hmscott Notebook Nobel Laureate

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    Here are some details on how to disable TSX:

    Latest Intel CPUs patched against new speculative execution side-channel attacks
    https://www.bleepingcomputer.com/ne...nerabilities-in-november-2019-platform-update

    "A new speculative vulnerability called ZombieLoad 2 found in the TSX Asynchronous Abort (TAA) and targeting the Transactional Synchronization Extensions (TSX) feature in Intel processors was also fixed.

    According to Intel, the CVE-2019-11135 is caused by a TSX Asynchronous Abort condition on some CPUs that use speculative execution which may allow a locally authenticated attacker to potentially enable information disclosure via a side-channel.

    The list of affected Intel CPUs is quite extensive and it includes their Cascade Lake line of processors(the full list is available in the advisory), which are not affected by previously disclosed speculative execution attacks like RIDL and Fallout.

    Intel urges users of affected processors to immediately update to the latest firmware versions provided by the system manufacturer known to address this issue. Microsoft released security updates designed to mitigate the ZombieLoad 2 vulnerability in the Windows Server and Windows Client OS editions.

    Redmond also provides advice on how to disable the Intel TSX capability on systems with vulnerable Intel processors to block potential Zombieload 2 speculative execution side-channel attacks.

    The following command allows you to set a registry key to disable Intel TSX on your Windows machine via the Command Prompt:

    reg add "HKEY_LOCAL_MACHINE\SYSTEM\CurrentControlSet\Control\Session Manager\Kernel" /v DisableTsx /t REG_DWORD /d 1 /f

    If you want to re-enable the Intel TSX capability, you can do it with this command:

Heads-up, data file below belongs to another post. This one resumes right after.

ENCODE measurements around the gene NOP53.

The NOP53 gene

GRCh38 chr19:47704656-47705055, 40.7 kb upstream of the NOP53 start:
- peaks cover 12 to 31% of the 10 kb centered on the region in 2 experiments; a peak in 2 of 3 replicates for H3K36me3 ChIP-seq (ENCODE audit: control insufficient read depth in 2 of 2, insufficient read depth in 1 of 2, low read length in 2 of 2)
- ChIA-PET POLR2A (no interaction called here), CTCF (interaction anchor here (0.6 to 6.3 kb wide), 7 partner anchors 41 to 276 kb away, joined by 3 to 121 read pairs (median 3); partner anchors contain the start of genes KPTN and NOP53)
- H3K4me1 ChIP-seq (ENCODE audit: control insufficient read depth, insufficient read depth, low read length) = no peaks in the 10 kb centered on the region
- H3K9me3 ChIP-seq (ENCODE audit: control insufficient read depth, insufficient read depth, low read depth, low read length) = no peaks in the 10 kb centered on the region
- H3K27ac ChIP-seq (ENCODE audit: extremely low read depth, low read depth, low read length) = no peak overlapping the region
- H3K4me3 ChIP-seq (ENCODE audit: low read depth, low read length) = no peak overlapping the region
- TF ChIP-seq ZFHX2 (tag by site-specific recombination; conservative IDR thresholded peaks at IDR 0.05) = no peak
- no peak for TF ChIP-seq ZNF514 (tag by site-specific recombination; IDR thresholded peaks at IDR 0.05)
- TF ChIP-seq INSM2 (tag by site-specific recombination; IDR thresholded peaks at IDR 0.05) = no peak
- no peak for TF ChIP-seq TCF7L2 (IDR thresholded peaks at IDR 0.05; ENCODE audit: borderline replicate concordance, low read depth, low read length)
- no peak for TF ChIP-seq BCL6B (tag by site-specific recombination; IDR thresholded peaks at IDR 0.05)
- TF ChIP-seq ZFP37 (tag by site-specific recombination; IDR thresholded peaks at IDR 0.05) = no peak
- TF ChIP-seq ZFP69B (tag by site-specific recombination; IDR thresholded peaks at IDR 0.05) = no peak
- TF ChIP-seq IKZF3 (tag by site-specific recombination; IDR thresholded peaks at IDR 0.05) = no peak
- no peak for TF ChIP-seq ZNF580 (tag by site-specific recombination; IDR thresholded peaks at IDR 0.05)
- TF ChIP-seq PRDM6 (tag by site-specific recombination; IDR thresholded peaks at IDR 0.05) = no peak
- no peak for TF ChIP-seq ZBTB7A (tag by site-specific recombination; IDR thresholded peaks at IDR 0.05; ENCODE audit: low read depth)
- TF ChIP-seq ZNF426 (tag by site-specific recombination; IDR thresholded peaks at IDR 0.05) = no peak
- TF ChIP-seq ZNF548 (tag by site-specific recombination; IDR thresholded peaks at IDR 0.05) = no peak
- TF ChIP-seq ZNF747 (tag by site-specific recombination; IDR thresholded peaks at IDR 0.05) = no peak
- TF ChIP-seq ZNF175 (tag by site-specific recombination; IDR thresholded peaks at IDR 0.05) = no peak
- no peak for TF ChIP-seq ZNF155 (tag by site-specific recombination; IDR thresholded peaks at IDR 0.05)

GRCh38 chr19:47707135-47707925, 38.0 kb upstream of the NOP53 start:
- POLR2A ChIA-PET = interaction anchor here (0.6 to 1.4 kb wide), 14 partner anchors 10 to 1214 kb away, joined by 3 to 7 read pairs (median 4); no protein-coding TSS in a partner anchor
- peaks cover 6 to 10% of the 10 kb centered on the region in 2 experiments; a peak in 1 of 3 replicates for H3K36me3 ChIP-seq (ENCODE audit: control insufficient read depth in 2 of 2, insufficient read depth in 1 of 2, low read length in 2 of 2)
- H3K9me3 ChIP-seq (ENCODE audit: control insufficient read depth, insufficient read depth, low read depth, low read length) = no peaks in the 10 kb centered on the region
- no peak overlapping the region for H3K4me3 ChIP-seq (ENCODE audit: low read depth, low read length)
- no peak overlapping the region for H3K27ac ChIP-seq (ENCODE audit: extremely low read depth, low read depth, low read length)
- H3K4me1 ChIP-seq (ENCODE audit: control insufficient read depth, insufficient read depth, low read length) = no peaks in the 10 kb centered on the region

reg add "HKEY_LOCAL_MACHINE\SYSTEM\CurrentControlSet\Control\Session Manager\Kernel" /v DisableTsx /t REG_DWORD /d 0 /f

    Finally, the security world has reached the inevitable conclusion, they can't trust Intel CPU's, and due to the overwhelming task at hand to replace every compromised Intel CPU in the World, until that happens they are discussing going to a "Zero Trust" philosophy.

    Security is Only as Strong as the Weakest Link
    Clif Triplett, 21 NOV 2019
    https://www.infosecurity-magazine.com/opinions/strong-weakest-link/

    "...Today another major foundational element, computer processors, are in the media and facing a similar challenge to that of Microsoft. Recently discovered defects in Intel’s computer processor chips - which make up about 90 percent of the world’s computer processors and nearly 99 percent of the server chips in the data centers serving the internet - have a vulnerability that could leave sensitive data exposed.
    ...
    Since the initial disclosure of Intel’s design flaw in January of 2018, seven total exploits have been uncovered: Meltdown, Spectre, Foreshadow, Zombieload, RIDL, Fallout, and SWAPGS Attack.

    The exploits continue to evolve and the latest variant of Zombieload was found just last week. While patches exist to address these known exploits, they have a significant negative effect on computer performance and have not been universally adopted.
    ...
    It is unlikely that consumers will ever be able to fully assume complete trust in the foundation of their systems, and thus companies and organizations must implement a “zero trust” strategy moving forward. With more and more technology participants in our systems, each bringing their own vulnerabilities, we will continue to experience security risk and not be able to fully trust our hardware or software system building blocks.